Gary Cohn, The Unreconstructed Rebel Of Wall Street

What a guy!
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Gary Cohn has left government, but he continues to provide the American people with invaluable services. He is no longer in the position to shield the country from President Trump’s worst impulses, but he is perfectly situated and surprisingly willing, to help the American public understand just how remorseless the titans of Wall Street are with respect to their roles in creating one of the greatest financial calamities in the history of capitalism.

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In an interview Tuesday with Reuters, Cohn reflected on the 2008 financial crisis with the same bravado, and lack of introspection, that he brought to the Financial Crisis Inquiry Commission eight years ago, when he laughably argued that because Goldman Sachs lost money on its mortgage residential mortgage-related activities, it couldn’t have been guilty of fraud. Goldman Sachs, of course, later admitted to defrauding its investors when it attested to the soundness of the mortgages backing securities it sold in the run-up to the crisis, in a civil settlement with the Justice Department announced in 2016.

Despite this admission of guilt, Cohn was positively indignant at the suggestion by his interviewer that the public is reasonably angry that so little was done to hold financiers criminally liable for the $20 trillion in lost wealth and the destruction of tens of millions of Americans’ financial wellbeing that was the result of the crisis. “Who broke the law?” Cohn demanded. “I just want to know who you think broke the law . . . I don’t know what law was broken.”

The answer to this question is readily available should Cohn ever care to challenge his own self-righteousness. In a 2014 article in the New York Review of Books, Jed Rakoff, a federal judge of Southern District of New York, writes that the findings of the Financial Crisis Inquiry Commission show that signs of criminal fraud were “were everywhere to be seen.” While few observers accurately predicted the timing and magnitude of the financial crisis itself, it could not have occurred without many instances of the willful misleading of counterparties. “Mortgages of dubious creditworthiness increasingly provided the chief collateral for highly leveraged securities that were marketed as AAA, i.e., securities of very low risk,” Rakoff writes. “How could this transformation of a sow’s ear into a silk purse be accomplished unless someone dissembled along the way?” The burden of proof in any specific case of criminality lies with the government. But Cohn’s argument that an FBI, equipped with the resources and will to prosecute criminal fraud, would have found none at all, is ridiculous.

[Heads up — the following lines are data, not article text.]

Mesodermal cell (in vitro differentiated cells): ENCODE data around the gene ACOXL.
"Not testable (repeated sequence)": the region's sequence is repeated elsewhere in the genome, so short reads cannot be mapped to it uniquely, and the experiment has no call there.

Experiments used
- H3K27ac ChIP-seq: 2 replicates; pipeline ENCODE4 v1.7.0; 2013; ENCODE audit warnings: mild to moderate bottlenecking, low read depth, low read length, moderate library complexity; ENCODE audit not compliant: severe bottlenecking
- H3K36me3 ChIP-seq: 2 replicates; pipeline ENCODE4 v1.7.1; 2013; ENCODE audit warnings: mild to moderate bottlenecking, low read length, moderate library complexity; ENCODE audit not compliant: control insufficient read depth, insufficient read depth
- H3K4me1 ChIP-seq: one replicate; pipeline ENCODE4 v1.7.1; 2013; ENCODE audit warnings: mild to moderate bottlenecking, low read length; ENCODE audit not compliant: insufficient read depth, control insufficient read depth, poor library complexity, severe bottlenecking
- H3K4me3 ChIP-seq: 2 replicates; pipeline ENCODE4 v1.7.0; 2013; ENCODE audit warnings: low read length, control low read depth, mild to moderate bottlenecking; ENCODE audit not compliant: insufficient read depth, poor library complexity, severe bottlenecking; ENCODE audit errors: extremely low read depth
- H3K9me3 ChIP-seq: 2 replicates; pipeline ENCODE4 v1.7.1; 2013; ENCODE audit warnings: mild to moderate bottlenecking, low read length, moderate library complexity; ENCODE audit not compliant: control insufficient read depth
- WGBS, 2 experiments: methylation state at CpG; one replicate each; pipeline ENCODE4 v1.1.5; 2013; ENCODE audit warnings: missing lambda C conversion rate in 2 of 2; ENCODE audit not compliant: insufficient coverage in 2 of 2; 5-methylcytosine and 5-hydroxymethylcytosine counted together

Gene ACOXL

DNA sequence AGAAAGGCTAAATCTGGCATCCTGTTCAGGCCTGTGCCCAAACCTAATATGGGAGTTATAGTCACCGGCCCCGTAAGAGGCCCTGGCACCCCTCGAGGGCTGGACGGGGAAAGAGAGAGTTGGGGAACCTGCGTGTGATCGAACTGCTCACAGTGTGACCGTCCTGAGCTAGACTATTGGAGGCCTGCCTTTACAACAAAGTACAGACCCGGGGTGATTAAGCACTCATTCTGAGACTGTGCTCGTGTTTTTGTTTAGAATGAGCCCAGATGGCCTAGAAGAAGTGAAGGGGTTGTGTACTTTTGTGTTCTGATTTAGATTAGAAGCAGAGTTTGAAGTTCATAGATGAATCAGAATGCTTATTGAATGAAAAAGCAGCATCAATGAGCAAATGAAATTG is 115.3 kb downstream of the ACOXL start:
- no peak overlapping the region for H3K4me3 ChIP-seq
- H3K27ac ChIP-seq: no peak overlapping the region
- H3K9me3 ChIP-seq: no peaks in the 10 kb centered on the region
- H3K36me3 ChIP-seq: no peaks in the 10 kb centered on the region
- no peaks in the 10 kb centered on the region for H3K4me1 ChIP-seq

But the real story is that the FBI doesn’t have the will or the resources to do this, and that’s just fine with Gary Cohn. Though Cohn’s tenure at the White House was portrayed as an insurgency, because Cohn disagreed with the president on trade and climate change, the Reuters interview underscores the many, more substantive ways Cohn, Trump, and the rest of the Republican Party are in perfect agreement. One such area is the belief that white collar crime isn’t the sort of crime we need to really be concerned with, as evidenced by the 17 percent cut in the IRS budget over the past eight years, and statistics that show that the Trump Administration is prosecuting white-collar crime at the lowest rate in thirty years.

The other significant illusion that Cohn shares with his fellow Trumpers is the idea that the lackluster economic recovery that followed the financial crisis was the result of overregulation and over-taxation of corporations. Economist Carmen Reinhart and Kenneth Rogoff performed an exhaustive study of the global history of financial crisis and used that research to predict the weak trajectory of the recovery even before President Obama took office. The fact is that economies take a very long time to recover from financial crises, regardless of those countries’ regulatory stance or its tax policy. This hypothesis is confirmed by the fact that every advanced economy, from Japan to Germany to the United States suffered sluggish growth since 2008, despite their very different public policy regimes.

The most impressive aspect of Cohn’s career in government is the way in which he took his mainstream Republican views and succeeded in getting the press to portray him as a Democrat working inside the Administration to babysit a dangerous president. Here are the facts: The American people bailed out the U.S. financial system ten years ago, ensuring that Gary Cohn’s stock in Goldman Sachs was worth the hundreds of millions of dollars he sold it for last year, in order to join the government. After pocketing a massive tax break following that divestiture, he joined an Administration he thought to be a moral horror show in order to promote the interests of his industry and his class. Now he’s free to pursue more money making opportunities while owning the admiration of both anti-Trump Democrats and the Republican donor class. The man may not be admirable, but his ability to slither away, unscathed, from such calamities as the financial crisis and the Trump Administration sure is impressive.

Christopher Matthews is a writer who splits his time between New York City and Accra, Ghana, with an interest in the intersection of markets, the economy, and public policy. He previously held staff positions at Axios, Fortune Magazine, and Time Magazine, and has been published in Forbes and Debtwire.

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